National Women's Hockey League Created NFL Eyeing Germany For Regular-Season Game TV Pundits Question NFL About Goal-Line Cameras U.S. Rep Presses Goodell On NFL Tax Exemption WTA's Allaster Focusing On Fan Feedback MLS In Minneapolis Hinges On Stadium Plan LSED OKs Upgrades For Saints, Pelicans Goodell Speech Addresses Only "Micro-Issues" NFL Nearing End Of Hardy Investigation Report: Belichick Upset After Cameras Shot Down
Upcoming Conferences and Events
SBD/1/Leagues Governing Bodies
STERN REACTIONS: MEDIA RESPOND TO CALIPARI, HALBERSTAM FINES
Published April 1, 1997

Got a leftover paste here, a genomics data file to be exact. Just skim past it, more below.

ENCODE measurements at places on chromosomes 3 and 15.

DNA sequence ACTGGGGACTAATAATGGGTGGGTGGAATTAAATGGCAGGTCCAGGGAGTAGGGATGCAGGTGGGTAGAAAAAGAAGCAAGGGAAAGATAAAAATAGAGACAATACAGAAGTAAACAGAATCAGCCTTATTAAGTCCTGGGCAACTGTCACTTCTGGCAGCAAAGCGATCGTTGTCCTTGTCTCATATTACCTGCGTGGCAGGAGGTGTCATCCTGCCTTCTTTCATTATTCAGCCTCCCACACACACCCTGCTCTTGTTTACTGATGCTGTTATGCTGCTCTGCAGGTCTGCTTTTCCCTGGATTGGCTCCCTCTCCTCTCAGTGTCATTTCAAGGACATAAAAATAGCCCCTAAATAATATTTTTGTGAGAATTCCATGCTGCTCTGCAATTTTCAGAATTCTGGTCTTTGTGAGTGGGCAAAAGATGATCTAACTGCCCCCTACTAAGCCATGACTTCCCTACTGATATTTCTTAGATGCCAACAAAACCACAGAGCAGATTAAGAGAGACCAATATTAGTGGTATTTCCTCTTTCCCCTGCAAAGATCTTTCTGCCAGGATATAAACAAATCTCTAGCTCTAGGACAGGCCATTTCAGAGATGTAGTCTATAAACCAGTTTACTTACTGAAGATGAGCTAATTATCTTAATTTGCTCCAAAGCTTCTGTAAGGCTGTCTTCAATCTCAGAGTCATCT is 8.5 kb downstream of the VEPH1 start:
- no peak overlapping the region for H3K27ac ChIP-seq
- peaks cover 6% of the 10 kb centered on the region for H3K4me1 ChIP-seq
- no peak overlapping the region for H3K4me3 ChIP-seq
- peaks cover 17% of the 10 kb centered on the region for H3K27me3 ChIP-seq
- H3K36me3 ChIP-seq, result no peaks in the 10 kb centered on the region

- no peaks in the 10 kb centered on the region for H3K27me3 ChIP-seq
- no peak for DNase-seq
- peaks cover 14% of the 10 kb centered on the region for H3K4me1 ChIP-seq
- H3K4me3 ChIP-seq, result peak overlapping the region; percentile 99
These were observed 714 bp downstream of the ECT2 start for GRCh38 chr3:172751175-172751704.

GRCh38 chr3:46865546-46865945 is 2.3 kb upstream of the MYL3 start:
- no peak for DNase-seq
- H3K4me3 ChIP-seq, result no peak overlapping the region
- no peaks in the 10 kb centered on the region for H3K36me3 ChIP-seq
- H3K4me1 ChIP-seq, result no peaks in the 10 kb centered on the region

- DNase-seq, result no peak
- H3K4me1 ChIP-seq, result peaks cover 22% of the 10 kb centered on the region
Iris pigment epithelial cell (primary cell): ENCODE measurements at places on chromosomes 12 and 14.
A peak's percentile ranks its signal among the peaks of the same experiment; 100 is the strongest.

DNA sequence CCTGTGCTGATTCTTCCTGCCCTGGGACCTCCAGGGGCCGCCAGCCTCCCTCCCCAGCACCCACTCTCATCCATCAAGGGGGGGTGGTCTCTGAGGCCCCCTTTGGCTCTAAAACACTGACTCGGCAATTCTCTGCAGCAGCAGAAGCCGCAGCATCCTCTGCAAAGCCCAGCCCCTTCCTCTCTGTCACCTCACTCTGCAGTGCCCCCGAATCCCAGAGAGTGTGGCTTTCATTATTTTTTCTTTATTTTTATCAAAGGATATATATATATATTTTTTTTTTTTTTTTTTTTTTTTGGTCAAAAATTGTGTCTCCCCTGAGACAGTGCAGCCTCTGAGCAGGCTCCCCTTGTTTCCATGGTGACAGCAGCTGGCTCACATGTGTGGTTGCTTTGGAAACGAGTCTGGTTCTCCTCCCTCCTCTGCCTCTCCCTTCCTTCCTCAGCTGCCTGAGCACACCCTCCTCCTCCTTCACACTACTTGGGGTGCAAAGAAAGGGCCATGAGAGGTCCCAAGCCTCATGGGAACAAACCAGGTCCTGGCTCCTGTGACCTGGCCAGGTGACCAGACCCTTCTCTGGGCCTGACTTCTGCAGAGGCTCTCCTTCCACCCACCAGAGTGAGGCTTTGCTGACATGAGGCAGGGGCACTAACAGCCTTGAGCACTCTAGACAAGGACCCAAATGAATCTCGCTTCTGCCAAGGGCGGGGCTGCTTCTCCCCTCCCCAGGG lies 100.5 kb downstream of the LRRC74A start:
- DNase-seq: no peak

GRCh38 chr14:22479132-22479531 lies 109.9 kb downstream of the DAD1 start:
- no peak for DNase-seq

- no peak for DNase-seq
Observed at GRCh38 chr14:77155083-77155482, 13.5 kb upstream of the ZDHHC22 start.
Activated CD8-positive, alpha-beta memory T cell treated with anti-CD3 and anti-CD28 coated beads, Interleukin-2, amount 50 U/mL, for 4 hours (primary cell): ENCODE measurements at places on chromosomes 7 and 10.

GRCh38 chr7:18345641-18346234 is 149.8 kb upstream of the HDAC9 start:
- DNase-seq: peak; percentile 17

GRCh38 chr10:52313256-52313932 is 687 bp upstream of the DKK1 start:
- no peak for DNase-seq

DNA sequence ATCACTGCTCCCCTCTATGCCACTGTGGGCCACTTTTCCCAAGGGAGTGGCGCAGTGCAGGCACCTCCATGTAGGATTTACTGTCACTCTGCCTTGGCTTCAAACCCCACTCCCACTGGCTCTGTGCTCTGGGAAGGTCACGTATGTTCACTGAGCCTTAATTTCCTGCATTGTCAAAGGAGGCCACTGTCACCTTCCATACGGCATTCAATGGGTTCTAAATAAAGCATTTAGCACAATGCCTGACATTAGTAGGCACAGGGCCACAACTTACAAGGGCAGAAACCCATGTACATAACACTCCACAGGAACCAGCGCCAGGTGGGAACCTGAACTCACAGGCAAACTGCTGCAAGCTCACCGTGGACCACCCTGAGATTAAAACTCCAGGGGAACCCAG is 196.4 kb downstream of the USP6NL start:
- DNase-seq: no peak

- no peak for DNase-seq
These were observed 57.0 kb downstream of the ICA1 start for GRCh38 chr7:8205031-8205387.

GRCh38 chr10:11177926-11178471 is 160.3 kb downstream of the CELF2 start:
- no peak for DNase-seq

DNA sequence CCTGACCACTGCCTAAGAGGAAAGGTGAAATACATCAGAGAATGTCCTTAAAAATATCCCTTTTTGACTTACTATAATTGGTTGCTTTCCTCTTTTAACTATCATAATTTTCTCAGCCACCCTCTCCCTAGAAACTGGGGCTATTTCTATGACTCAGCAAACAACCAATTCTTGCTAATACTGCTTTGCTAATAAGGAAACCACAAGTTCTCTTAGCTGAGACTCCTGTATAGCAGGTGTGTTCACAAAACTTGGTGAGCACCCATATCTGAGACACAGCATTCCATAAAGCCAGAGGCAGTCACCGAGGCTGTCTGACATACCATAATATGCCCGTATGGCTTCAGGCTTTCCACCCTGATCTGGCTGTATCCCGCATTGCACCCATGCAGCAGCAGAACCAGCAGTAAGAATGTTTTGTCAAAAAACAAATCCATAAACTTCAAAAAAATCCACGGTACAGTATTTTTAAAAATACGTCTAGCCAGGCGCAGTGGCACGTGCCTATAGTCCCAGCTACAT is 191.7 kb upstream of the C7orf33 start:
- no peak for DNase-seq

Media reactions continue over NBA Commissioner David Stern's $25,000 fining of Nets Coach John Calipari and $2,500 fining of Heat radio broadcaster David Halberstam for remarks made last week. GOOD CALL? In N.Y., NEWSDAY's Shaun Powell, on Calipari: "He got what he deserved: Tons of bad publicity, plenty of sleepless nights, added stress." Powell: "He didn't deserve to lose his job or get a suspension, and a single mistake shouldn't become a scarlet letter" (NEWSDAY, 3/28). The BOSTON GLOBE's Peter May notes that the NBPA "dared the league" to do something about Calipari's comments, two days before the fine (BOSTON GLOBE, 3/30). In DC, Leonard Shapiro: "Broadcasters shouldn't come under the commissioner's jurisdiction, and shouldn't be on team payrolls in the first place, even if it's clearly the trend in pro sports these days" (WASHINGTON POST, 3/28). In San Diego, Fritz Quindt, on Stern: "Nice precedent he's setting. Honk if you think it goes beyond the power vested in someone who puts his signature on a basketball" (UNION-TRIBUNE, 3/31). In N.Y., Bob Raissman: "Announcers are always faced with walking a tightrope. Stern's ruling may lead some voices to feel the rope is greased. With the NBA setting this precedent, might other leagues follow suit?" (N.Y. DAILY NEWS, 3/28). In Dallas, Cathy Harasta noted that Stern's decision -- "though the fines were skimpy,"-- indicated he felt the NBA "must be vigilant about what is said, even if the remarks go beyond the game" (DALLAS MORNING NEWS, 3/29). In S.F., David Steele noted the NBA "stepped way beyond the normal and accepted boundaries of corporate America. It's about time somebody did" (S.F. CHRONICLE, 4/1). In Utah, Brad Rock: "The fines were important for two reasons: first, because the NBA sent a clear message that it won't tolerate racially offensive remarks; second, those employed by the league or its teams are now accountable for what they say, even if the remarks aren't directly about basketball" (DESERET NEWS, 3/28). NET RESULT: In a meeting with Nets execs yesterday, Calipari received a formal letter of reprimand for his comments, according to Selena Roberts in the N.Y. TIMES. The team did not levy an additional fine to the NBA's, and "there was no apparent move" to force Calipari to "relinquish" some "power and control" (N.Y. TIMES, 4/1). BOOK REPORT: A Pocket Books publication called "Money Wars: Days and Nights in the NBA," by Armen Keteyian, Harvey Araton and Martin Dardis will be released next Tuesday. It includes two chapters focusing on some of the "turbulent events" surrounding Michael Jordan's '93 retirement. Keteyian: "There are two chapters specifically, out of 20 ... that deal with Michael Jordan" (CHICAGO SUN-TIMES, 4/1).